Can you please elaborate upon ‘intersection of natural and social sciences’?
Understanding urban sustainability requires the intersection of natural and social sciences. For instance, to clean up and restore polluted lakes or rivers – we need to understand ecology and hydrology. But we also need to understand how people relate to water bodies, whether these are grazers, fishers, or IT workers – and make sure that restoration addresses all their needs. This requires an understanding of social sciences and how people behave. Similarly, if you want to address air pollution, you need some technical solutions – efficient vehicles, electric cars etc. But you also need to incentivize people to move to public transport – this requires making it safer for women, physically challenged people and low-income people, as well as wealthy people who drive in individual cars, to use public transport, for instance. For that, you need to speak to each of these groups and find out what kinds of changes they need to make them move to public transport – some will need low fares, others will need more security and last-mile connectivity, others may need timely bus services on work-home lines. To understand what trees to plant in cities, similarly, you need to study these from an ecological perspective – which trees attract and support more biodiversity, contribute to air pollution reduction, need less water to survive etc – as well as a social perspective – which trees are sacred, what do street vendors prefer, what kinds of trees do residential neighbourhoods want to have, what do people want to plant in their homes vs on streets. Unfortunately most people look at it from one perspective only, depending on what they have been trained to do in college – that is very limiting and will not lead to complete solutions.
How important urban sustainability is in the present times and how can we achieve it especially once we consider the undeclared air quality emergency in the national capital?
Urban sustainability is especially critical in India today, where 33% of its people live in cities, and where we expect more than 50% of its population to be urban-dwelling in the next 20 years. We can already see our cities struggling to handle these large numbers of people – with epidemic diseases, air pollution-related breathing disorders, deaths due to heat waves, flooding and drought – the list is endless. Yet people, and Governments, do not think of sustainability or ecology as being an urban problem. There is still a view that ecology and environmental issues are not the top priority in cities, instead economic growth and infrastructure need priority. But people live in cities, and human wellbeing needs fresh air, clean water, good food and the presence of nature for good health. None of this can be achieved without paying attention to urban sustainability.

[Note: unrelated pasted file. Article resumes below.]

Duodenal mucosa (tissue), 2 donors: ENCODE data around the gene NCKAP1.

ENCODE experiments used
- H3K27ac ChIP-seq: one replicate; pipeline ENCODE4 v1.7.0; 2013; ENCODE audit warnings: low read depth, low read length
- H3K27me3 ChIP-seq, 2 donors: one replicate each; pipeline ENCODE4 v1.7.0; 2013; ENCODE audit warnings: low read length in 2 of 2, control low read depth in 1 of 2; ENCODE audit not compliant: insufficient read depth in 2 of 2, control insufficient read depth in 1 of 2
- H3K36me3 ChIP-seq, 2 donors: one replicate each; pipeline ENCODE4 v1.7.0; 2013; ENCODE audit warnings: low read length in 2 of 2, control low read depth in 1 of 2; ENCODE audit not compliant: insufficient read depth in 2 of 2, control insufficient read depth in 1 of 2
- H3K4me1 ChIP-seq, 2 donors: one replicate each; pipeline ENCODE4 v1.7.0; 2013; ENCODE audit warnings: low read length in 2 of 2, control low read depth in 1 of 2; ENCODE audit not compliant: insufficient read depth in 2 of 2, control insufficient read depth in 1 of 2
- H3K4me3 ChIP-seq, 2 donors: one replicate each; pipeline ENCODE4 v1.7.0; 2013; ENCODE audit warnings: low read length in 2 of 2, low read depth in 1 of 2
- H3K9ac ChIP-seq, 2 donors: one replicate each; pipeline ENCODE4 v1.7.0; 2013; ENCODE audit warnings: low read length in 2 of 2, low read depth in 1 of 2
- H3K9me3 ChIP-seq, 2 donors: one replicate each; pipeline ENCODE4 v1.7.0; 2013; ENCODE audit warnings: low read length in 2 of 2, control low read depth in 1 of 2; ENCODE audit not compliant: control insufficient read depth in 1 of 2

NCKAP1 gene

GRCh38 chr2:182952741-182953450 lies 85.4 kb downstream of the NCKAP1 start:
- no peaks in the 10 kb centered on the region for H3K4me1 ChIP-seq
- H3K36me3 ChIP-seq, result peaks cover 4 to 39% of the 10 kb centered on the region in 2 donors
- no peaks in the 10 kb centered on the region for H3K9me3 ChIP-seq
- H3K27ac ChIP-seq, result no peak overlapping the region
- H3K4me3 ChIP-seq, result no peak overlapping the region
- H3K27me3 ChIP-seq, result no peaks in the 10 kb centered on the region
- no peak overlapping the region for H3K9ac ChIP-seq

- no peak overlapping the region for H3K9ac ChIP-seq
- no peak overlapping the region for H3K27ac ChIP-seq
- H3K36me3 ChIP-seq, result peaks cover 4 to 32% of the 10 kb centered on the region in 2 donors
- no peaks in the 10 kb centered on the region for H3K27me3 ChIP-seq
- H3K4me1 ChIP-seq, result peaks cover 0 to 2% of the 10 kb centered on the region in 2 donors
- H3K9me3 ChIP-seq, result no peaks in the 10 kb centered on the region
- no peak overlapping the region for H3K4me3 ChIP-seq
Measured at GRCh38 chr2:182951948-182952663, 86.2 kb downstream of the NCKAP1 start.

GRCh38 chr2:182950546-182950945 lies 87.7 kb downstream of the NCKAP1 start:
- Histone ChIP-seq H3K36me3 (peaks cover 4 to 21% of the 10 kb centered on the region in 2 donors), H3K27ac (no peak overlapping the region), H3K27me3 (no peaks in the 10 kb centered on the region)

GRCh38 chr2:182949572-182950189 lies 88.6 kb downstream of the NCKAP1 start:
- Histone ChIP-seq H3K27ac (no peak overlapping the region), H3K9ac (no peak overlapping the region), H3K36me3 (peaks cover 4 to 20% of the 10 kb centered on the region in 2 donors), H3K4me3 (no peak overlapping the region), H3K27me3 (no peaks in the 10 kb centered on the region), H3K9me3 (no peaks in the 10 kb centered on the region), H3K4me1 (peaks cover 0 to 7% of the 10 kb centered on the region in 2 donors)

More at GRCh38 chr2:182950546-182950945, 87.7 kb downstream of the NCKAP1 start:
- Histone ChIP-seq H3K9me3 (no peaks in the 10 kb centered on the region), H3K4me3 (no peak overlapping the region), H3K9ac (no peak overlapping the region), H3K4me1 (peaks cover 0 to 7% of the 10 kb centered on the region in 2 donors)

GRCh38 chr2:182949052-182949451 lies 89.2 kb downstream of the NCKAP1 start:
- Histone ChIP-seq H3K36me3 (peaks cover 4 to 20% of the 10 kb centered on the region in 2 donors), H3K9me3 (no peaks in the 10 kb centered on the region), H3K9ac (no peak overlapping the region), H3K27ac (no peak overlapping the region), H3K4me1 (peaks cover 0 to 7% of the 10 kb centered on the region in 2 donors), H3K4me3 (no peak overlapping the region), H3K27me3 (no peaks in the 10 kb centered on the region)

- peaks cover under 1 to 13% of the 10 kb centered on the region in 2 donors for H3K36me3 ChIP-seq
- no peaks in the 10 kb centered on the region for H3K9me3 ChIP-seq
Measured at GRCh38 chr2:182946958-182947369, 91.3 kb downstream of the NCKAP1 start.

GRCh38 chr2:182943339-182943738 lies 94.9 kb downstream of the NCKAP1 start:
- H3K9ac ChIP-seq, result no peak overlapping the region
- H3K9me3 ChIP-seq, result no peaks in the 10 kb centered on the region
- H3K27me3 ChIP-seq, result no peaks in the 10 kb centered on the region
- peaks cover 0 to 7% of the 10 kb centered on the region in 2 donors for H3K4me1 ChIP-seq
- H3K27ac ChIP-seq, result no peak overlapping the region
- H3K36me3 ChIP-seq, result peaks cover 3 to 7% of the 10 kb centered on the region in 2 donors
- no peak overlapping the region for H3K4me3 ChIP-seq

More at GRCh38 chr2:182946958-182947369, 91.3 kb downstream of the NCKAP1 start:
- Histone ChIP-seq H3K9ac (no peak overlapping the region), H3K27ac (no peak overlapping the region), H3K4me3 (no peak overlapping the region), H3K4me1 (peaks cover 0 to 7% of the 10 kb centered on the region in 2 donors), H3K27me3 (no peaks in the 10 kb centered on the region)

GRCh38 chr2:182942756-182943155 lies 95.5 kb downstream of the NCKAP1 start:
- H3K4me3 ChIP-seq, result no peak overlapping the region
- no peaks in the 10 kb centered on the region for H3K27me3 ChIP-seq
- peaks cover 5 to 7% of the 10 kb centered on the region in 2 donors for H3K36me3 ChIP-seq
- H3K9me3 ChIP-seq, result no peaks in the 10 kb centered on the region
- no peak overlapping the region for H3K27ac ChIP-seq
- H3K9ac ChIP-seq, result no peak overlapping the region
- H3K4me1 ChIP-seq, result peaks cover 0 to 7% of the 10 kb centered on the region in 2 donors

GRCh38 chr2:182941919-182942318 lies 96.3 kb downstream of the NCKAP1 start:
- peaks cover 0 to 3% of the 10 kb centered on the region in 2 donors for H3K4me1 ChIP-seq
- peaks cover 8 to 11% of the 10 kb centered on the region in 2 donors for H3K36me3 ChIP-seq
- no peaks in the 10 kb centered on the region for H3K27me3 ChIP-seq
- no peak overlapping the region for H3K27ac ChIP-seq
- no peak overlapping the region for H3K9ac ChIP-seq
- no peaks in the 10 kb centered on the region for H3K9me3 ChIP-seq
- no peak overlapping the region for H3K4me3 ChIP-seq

You have been in this field for more than 20 years. There is more awareness among people about the environment now than there was in the past. Veganism is being adopted by one and all, even the Oxford University. Do you think this has brought positive changes in the way people interact with the ecosystem and use natural resources?
Food choices are personal and impossible to dictate universally. Nor is it easy to calculate their environmental footprint in simplistic terms. In India, traditional fishing, forest dwelling farming and pastoral communities incorporate meat eating and the use of milk, honey and other animal products in their lives in sustainable, empathetic ways, which involves environmentally friendly reuse of vegetable waste to feed animals, for instance. Of course, industrialized meat production is very harmful to the environment and has documented evidence of large-scale animal cruelty, as well as severe health impacts, and should be avoided wherever possible. It is difficult to draw a hard line here – each person has to follow the practices that make sense to them, based on whether these practices are locally sensitive and suited to the environment. It would not be environmentally friendly to purchase organic food if it is blueberries and kiwis shipped and flown in from Australia and the USA to India, for instance. Details matter more than hard lines between vegan and meat-eating. And the human cruelty of many vigilantes groups enforcing meat bans in India is a clear argument against rigidity, coming as it does with its specific enforcement on specific religious groups and castes. In India, therefore, this is an especially complex issue and must be looked at with great care.